What Damages Are Available From The EEOC?

As we have mentioned a few times in the past, the EEOC is responsible for enforcing a number of federal laws that prohibit discrimination and retaliation in the workplace.  These federal laws include:

  • Title VII of the Civil Rights Act of 1964 (“Title VII”), which makes it illegal to discriminate against an employee on the basis of race, color, religion, sex or national origin;
  • Pregnancy Discrimination Act (“PDA”), amended Title VII to prohibit discrimination against a woman because of pregnancy, childbirth or a medical condition related to pregnancy or childbirth;
  • Equal Pay Act, makes it illegal to pay different wages to men and women that perform similar work;
  • Americans with Disabilities Act (“ADA”), makes it illegal for private employers to discriminate against or fail to accomodate employees with a disability;
  • Rehabilitation Act, similar to the ADA, but extends to the federal government;
  • Age Discrimination in Employment Act (“ADEA”), makes it illegal to discriminate against employees that are over age 40;
  • Genetic Information Nondiscrimination Act (“GINA”), makes it illegal to discriminate against employees because of genetic information.

It is important to note that the EEOC does not actually have the authority to issue an award of damages to an employee of private company that has been subjected to discrimination or retaliation in the workplace.  Instead, the EEOC is responsible for investigating complaints of discrimination and trying to resolve them through mediation.  When the EEOC finds evidence of discrimination and is unable to resolve the dispute, the EEOC can file a lawsuit on behalf of the individual.  However, it is extremely rare for the EEOC to file a lawsuit – in 2012, the EEOC received 99,412 charges of discrimination, but filed only 122 complaints in court.    Thus, the vast majority of discrimination lawsuits are pursued by individuals and their attorneys.

The answer to the question about damages though depends on the particular statute that has been violated because each statute may make different types of damages available to an employee that can prove that their employer violated the particular statute.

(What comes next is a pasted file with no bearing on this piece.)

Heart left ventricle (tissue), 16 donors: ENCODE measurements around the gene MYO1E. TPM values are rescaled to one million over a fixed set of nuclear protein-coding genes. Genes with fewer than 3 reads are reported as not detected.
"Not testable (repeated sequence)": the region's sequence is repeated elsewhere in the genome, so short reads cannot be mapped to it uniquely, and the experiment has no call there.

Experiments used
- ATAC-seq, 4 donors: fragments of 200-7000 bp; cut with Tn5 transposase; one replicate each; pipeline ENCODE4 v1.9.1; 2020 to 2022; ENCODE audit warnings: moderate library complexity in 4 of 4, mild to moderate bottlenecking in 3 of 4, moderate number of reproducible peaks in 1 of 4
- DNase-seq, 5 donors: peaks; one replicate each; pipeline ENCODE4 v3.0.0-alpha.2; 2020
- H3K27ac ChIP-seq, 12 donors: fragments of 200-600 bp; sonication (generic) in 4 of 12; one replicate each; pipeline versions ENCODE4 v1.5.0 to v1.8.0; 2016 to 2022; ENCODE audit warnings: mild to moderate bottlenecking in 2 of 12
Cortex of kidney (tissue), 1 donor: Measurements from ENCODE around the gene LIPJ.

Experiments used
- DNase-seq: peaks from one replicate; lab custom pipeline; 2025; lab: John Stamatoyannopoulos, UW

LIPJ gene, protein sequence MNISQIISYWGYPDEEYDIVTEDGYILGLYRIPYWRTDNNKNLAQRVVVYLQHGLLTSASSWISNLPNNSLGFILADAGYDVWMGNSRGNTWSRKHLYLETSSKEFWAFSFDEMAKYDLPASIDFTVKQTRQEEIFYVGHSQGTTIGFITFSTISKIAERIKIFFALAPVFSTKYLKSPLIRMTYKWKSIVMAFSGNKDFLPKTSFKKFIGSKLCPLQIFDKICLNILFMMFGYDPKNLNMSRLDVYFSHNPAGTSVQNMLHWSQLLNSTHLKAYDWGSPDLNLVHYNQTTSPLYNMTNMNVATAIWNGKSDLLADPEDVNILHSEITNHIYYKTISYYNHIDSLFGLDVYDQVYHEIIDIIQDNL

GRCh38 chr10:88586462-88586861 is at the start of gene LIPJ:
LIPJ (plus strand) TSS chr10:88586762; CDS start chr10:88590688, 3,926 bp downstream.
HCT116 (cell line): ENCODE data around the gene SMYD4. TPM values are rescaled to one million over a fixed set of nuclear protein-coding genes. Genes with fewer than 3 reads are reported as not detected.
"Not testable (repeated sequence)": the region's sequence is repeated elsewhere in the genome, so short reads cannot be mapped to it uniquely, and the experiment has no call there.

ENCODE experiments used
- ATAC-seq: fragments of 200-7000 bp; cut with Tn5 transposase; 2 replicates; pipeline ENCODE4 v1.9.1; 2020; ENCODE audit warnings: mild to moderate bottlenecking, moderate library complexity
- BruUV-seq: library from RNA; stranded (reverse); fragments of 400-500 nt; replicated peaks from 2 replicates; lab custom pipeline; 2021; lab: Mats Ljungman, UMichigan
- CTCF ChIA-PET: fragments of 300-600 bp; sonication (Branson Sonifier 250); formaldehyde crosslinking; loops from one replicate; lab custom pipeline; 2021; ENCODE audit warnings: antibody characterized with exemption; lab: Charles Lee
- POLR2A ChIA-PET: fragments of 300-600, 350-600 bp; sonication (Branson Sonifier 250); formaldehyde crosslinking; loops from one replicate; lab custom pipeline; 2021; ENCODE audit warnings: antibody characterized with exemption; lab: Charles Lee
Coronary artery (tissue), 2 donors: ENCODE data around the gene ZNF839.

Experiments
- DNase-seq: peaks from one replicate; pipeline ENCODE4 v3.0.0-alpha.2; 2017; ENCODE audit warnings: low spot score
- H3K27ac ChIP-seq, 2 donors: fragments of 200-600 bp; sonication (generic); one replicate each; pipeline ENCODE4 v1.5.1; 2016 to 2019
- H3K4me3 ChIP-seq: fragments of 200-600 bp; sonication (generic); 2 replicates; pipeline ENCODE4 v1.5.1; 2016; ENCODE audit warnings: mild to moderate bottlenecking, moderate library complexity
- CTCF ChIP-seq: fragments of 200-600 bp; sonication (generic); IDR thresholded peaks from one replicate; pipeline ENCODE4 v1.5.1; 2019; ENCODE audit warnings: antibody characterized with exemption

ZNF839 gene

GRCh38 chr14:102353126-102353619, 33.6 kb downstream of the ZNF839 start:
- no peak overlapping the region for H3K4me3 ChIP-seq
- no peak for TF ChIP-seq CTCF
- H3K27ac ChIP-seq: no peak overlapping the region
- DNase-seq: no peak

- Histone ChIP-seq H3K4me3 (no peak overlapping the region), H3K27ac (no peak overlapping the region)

• Title VII: Economic Damages (including reinstatement, back pay, and/or front pay), Compensatory Damages (for emotional distress or mental anguish), Punitive Damages and Attorneys’ Fees;
  • Pregnancy Discrimination Act: because the PDA only amends Title VII, the damages are the same as those listed above;
  • Equal Pay Act: Economic Damages (including back pay, reinstatement and/or front pay), Punitive Damages (limited to an amount equal to the amount of Economic Damages) and Attorneys’ Fees (N.B. the Equal Pay Act does not provide for Compensatory Damages);
  • ADA: same as Title VII; 
  • Rehabilitation Act: Economic Damages, Compensatory Damages, and Attorney Fees (NO Punitive Damages);
  • ADEA: same as Equal Pay Act;
  • GINA: same at Title VII.

As the above demonstrates, the remedies that may be available to you depend on the statute in question.  Also, it is important to keep in mind that state and city law provide additional levels of damages that often times exceed the damages permitted under federal law.  As a result, before you pursue a claim of discrimination, it is important that you meet with an attorney to discuss these and other issues.  If you would like to be connected with an attorney, please fill out the form below: 

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About Publius

"Publius” a former labor and employment litigation attorney in New York City with experience representing both management and employees in a broad range of labor and employment matters. As a "reformed" attorney, Publius is looking to provide the people of New York City with information that will educate them as to their legal rights and, if appropriate, connect individuals with attorneys that can assist them.
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